Indigenous nations have been stewarding their coastal and marine territories since time immemorial and most recently are establishing Indigenous Protected and Conserved Areas (IPCAs) to ensure their waters are healthy into the future. For example, the Council of the Haida Nation has established Haida Heritage Sites throughout their marine territory including SGaan Kinghlas-Bowie Seamount and Gwaii Haanas; the Kitasoo Xai’xais Nation declared Gitdisdzu Lugyeks to be an MPA; and the Mamalilikulla First Nation declared the Gwaxdlala/Nalaxdlala (Lull Bay/Hoeya Sound) an IPCA.
The federal government has recognized that supporting Indigenous-led conservation is crucial for meeting the 30% by 2030 (30x30) target and advancing reconciliation with Indigenous nations. A forthcoming report from the Assembly of First Nations will outline steps that Fisheries and Oceans Canada (DFO) can take to better support marine IPCAs moving forward.
What is IMPAC5?
IMPAC5 will provide an opportunity for the global community to chart a course towards the ambitious 30x30 target. It will also be a space to exchange knowledge, experience and best practices to strengthen existing and future MPAs.
UNEP-WCMC (2023). Protected areas map of the world, January 2023. Available at: www.protectedplanet.net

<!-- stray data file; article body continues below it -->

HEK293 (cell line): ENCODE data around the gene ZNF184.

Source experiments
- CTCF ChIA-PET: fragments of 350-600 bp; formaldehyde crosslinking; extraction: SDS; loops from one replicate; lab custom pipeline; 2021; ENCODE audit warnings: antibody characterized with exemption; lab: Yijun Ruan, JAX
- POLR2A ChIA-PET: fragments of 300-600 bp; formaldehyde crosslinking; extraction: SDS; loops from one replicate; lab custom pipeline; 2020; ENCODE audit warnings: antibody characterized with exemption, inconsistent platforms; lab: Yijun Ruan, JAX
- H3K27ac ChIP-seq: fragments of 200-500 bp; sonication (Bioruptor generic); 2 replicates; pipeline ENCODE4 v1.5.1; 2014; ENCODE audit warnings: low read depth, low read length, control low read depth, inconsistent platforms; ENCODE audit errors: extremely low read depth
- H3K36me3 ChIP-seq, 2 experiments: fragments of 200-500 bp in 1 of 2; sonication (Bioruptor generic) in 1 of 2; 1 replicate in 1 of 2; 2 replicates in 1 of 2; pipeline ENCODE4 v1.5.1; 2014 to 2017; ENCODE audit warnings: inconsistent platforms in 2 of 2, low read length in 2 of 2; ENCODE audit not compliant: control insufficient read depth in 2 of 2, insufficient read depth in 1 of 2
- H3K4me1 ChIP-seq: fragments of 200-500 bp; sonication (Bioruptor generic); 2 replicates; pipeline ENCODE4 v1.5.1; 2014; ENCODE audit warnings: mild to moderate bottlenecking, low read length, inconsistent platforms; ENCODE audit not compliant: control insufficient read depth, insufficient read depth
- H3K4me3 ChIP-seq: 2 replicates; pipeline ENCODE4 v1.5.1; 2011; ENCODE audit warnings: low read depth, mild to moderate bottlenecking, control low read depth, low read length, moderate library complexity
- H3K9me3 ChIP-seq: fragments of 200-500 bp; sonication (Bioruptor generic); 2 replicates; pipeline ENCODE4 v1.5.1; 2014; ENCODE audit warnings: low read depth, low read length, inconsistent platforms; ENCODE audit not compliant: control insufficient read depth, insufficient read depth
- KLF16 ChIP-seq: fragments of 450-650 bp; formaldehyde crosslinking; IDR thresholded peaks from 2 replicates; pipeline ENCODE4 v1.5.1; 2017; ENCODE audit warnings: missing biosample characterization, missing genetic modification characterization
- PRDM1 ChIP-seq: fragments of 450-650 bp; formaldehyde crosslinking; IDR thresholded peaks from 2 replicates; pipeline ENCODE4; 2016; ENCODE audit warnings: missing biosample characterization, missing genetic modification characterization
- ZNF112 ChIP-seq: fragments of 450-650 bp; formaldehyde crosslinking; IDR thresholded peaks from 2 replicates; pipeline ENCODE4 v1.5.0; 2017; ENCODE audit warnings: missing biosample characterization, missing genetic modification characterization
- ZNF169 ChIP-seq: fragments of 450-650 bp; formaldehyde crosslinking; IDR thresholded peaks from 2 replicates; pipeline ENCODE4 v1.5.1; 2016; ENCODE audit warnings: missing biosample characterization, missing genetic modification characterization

The Vancouver IMPAC5 is expected to be the largest Congress to date with an anticipated 3,000 in-person attendees, plus an additional 1,000 virtual participants. Participants will include scientists, environmental NGOs, Indigenous groups and ocean guardians, marine law and policy experts, government officials and others.
The Congress program includes more than 240 sessions and over 800 presenters, noteworthy keynote speakers like Sylvia Earle, and an array of side events, alongside celebrations of arts and culture. West Coast staff lawyers will also be presenting, including Michael Bissonnette who will speak about the MPA Network in Northern British Columbia; Stephanie Hewson who will speak about amending the Oceans Act as part of a broader ocean protection campaign; and Georgia Lloyd-Smith who will speak to the importance of coastal and marine IPCAs here in Canada.
If you are Vancouverite who does not have a pass to the official Congress event, fear not, there will also be a number of events open to the public, including the Ocean Festival – a free two-day, all ages festival celebrating our planet’s ocean (at Jack Poole Plaza on February 3-4). Another festival worth checking out is the Georgia Strait Alliance’s Festival of Ocean Films, taking place February 6 and 7. Those unable to make the screenings in Vancouver can still join the virtual component of the festival from home, which will feature a range of award-winning ocean-focused films.